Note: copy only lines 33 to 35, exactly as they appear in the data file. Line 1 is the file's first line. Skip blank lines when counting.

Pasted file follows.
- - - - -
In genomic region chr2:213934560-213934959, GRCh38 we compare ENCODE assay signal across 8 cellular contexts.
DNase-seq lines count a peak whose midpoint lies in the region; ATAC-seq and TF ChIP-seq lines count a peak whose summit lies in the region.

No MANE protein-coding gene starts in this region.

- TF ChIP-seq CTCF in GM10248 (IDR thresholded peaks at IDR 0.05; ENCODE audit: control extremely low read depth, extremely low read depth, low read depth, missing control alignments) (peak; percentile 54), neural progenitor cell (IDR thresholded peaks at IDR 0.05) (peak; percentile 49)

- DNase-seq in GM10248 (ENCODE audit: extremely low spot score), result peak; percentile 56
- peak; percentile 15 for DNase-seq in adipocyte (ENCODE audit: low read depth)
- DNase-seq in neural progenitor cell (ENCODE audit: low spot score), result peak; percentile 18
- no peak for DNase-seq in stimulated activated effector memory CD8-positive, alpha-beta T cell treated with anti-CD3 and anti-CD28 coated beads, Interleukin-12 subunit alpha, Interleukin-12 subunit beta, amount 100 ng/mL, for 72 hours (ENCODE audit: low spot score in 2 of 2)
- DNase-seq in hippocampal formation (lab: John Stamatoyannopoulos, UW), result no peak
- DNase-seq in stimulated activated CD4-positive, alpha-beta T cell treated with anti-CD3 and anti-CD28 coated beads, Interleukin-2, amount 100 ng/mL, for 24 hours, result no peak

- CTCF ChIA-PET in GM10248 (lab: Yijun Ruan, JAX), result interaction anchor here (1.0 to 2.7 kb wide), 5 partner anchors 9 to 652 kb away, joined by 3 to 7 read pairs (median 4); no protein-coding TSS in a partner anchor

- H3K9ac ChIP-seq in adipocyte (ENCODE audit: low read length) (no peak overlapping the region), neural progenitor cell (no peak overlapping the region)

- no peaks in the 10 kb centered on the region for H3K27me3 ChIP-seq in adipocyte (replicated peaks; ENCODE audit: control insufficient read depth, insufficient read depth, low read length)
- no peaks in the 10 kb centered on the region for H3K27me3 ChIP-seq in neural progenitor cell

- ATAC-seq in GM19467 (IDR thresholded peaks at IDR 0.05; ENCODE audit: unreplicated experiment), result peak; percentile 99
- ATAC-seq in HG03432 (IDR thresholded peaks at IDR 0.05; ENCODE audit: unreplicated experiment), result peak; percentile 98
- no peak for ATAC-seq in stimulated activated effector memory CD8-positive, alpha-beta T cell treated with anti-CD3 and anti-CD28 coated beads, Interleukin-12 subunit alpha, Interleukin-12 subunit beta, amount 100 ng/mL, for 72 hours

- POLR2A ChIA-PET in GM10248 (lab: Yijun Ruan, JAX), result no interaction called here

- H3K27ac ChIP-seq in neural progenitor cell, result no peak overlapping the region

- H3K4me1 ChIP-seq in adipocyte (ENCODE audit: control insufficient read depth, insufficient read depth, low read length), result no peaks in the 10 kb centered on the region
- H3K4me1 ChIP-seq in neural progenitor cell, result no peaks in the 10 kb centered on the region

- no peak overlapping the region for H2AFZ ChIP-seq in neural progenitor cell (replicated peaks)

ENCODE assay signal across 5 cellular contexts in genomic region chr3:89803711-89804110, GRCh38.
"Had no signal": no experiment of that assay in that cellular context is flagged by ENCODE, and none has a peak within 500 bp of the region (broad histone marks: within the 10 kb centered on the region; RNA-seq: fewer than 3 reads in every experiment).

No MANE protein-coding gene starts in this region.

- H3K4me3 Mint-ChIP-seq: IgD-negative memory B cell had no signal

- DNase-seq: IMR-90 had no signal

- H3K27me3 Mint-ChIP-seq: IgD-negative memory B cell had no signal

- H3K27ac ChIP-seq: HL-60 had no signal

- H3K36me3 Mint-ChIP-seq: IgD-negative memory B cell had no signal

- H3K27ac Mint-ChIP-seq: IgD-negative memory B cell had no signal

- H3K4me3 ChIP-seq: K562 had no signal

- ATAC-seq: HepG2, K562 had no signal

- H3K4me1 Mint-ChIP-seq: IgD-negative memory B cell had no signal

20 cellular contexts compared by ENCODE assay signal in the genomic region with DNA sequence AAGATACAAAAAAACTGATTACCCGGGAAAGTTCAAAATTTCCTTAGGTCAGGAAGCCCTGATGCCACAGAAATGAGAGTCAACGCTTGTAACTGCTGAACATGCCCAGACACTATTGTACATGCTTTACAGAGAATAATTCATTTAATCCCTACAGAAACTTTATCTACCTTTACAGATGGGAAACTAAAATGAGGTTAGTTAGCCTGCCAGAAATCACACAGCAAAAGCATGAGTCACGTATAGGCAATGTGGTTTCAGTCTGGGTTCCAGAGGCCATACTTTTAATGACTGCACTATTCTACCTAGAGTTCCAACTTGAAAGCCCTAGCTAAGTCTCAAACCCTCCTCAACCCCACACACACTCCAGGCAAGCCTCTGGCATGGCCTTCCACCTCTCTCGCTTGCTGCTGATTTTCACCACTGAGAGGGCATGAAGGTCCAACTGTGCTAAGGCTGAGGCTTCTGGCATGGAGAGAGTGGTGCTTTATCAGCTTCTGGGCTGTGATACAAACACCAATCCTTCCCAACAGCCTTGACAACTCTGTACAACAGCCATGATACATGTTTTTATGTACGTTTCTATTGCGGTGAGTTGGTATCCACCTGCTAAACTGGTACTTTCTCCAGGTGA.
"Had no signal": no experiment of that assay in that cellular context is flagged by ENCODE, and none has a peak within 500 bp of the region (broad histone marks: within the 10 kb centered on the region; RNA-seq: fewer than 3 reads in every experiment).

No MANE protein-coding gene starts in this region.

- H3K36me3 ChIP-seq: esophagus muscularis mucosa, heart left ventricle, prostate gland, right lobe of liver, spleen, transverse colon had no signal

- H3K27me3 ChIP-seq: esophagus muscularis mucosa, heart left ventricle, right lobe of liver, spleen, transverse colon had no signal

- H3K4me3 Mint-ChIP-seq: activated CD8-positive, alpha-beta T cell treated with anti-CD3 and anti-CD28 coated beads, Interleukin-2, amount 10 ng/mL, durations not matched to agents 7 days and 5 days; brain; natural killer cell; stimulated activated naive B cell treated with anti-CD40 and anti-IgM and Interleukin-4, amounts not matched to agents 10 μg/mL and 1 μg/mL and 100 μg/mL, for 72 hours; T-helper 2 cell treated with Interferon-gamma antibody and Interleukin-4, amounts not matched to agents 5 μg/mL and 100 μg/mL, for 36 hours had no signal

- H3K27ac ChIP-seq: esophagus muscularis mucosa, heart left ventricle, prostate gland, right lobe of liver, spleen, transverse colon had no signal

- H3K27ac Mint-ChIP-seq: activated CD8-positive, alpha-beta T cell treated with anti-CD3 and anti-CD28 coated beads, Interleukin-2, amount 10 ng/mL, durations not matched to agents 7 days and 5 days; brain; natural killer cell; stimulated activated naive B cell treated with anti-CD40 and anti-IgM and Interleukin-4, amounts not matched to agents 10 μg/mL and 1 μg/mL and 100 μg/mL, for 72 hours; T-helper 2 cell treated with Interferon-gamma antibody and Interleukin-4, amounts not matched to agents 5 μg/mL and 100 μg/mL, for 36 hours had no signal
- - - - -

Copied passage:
- ATAC-seq: HepG2, K562 had no signal

- H3K4me1 Mint-ChIP-seq: IgD-negative memory B cell had no signal

20 cellular contexts compared by ENCODE assay signal in the genomic region with DNA sequence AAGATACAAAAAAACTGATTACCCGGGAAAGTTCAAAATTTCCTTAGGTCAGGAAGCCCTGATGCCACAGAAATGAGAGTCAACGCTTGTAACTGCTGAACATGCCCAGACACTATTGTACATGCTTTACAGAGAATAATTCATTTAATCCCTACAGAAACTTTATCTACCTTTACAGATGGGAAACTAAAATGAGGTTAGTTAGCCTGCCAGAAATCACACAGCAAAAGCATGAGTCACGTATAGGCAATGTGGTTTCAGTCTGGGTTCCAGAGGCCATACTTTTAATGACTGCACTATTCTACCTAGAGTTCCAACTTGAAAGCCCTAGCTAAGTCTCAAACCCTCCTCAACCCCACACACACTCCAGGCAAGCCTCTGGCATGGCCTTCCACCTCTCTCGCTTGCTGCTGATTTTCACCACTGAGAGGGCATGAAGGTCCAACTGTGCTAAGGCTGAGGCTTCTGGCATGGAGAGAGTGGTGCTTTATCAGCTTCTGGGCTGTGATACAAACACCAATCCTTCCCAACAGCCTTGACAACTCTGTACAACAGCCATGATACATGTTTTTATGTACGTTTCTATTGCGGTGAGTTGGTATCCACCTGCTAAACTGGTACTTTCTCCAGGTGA.